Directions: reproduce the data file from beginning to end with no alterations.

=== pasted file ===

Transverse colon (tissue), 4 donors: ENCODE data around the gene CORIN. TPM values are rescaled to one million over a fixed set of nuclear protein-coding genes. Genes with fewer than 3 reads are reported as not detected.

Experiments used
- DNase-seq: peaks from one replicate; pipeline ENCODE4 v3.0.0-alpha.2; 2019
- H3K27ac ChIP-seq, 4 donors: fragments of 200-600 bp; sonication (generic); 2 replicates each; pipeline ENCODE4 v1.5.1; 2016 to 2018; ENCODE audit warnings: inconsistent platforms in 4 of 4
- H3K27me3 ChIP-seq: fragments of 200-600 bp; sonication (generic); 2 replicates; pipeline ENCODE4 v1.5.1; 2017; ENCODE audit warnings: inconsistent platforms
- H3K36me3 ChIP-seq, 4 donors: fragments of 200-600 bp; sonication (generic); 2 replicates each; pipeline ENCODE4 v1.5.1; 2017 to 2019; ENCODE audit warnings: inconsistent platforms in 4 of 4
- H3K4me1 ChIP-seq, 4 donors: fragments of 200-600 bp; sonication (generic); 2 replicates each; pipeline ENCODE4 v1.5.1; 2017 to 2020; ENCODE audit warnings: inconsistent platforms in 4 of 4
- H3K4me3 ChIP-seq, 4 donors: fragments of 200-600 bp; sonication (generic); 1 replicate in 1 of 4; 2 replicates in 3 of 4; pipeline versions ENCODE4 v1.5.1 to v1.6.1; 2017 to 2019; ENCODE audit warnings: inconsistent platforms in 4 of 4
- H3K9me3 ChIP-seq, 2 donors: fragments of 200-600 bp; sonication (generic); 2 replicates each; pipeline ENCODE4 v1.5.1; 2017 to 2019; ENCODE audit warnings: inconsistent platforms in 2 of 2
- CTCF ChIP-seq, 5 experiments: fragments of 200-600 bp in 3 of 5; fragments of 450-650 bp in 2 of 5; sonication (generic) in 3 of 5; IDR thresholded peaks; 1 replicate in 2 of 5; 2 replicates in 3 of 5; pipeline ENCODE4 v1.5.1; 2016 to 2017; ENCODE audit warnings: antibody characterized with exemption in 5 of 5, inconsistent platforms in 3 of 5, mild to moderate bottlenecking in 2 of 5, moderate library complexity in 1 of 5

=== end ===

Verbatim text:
Transverse colon (tissue), 4 donors: ENCODE data around the gene CORIN. TPM values are rescaled to one million over a fixed set of nuclear protein-coding genes. Genes with fewer than 3 reads are reported as not detected.

Experiments used
- DNase-seq: peaks from one replicate; pipeline ENCODE4 v3.0.0-alpha.2; 2019
- H3K27ac ChIP-seq, 4 donors: fragments of 200-600 bp; sonication (generic); 2 replicates each; pipeline ENCODE4 v1.5.1; 2016 to 2018; ENCODE audit warnings: inconsistent platforms in 4 of 4
- H3K27me3 ChIP-seq: fragments of 200-600 bp; sonication (generic); 2 replicates; pipeline ENCODE4 v1.5.1; 2017; ENCODE audit warnings: inconsistent platforms
- H3K36me3 ChIP-seq, 4 donors: fragments of 200-600 bp; sonication (generic); 2 replicates each; pipeline ENCODE4 v1.5.1; 2017 to 2019; ENCODE audit warnings: inconsistent platforms in 4 of 4
- H3K4me1 ChIP-seq, 4 donors: fragments of 200-600 bp; sonication (generic); 2 replicates each; pipeline ENCODE4 v1.5.1; 2017 to 2020; ENCODE audit warnings: inconsistent platforms in 4 of 4
- H3K4me3 ChIP-seq, 4 donors: fragments of 200-600 bp; sonication (generic); 1 replicate in 1 of 4; 2 replicates in 3 of 4; pipeline versions ENCODE4 v1.5.1 to v1.6.1; 2017 to 2019; ENCODE audit warnings: inconsistent platforms in 4 of 4
- H3K9me3 ChIP-seq, 2 donors: fragments of 200-600 bp; sonication (generic); 2 replicates each; pipeline ENCODE4 v1.5.1; 2017 to 2019; ENCODE audit warnings: inconsistent platforms in 2 of 2
- CTCF ChIP-seq, 5 experiments: fragments of 200-600 bp in 3 of 5; fragments of 450-650 bp in 2 of 5; sonication (generic) in 3 of 5; IDR thresholded peaks; 1 replicate in 2 of 5; 2 replicates in 3 of 5; pipeline ENCODE4 v1.5.1; 2016 to 2017; ENCODE audit warnings: antibody characterized with exemption in 5 of 5, inconsistent platforms in 3 of 5, mild to moderate bottlenecking in 2 of 5, moderate library complexity in 1 of 5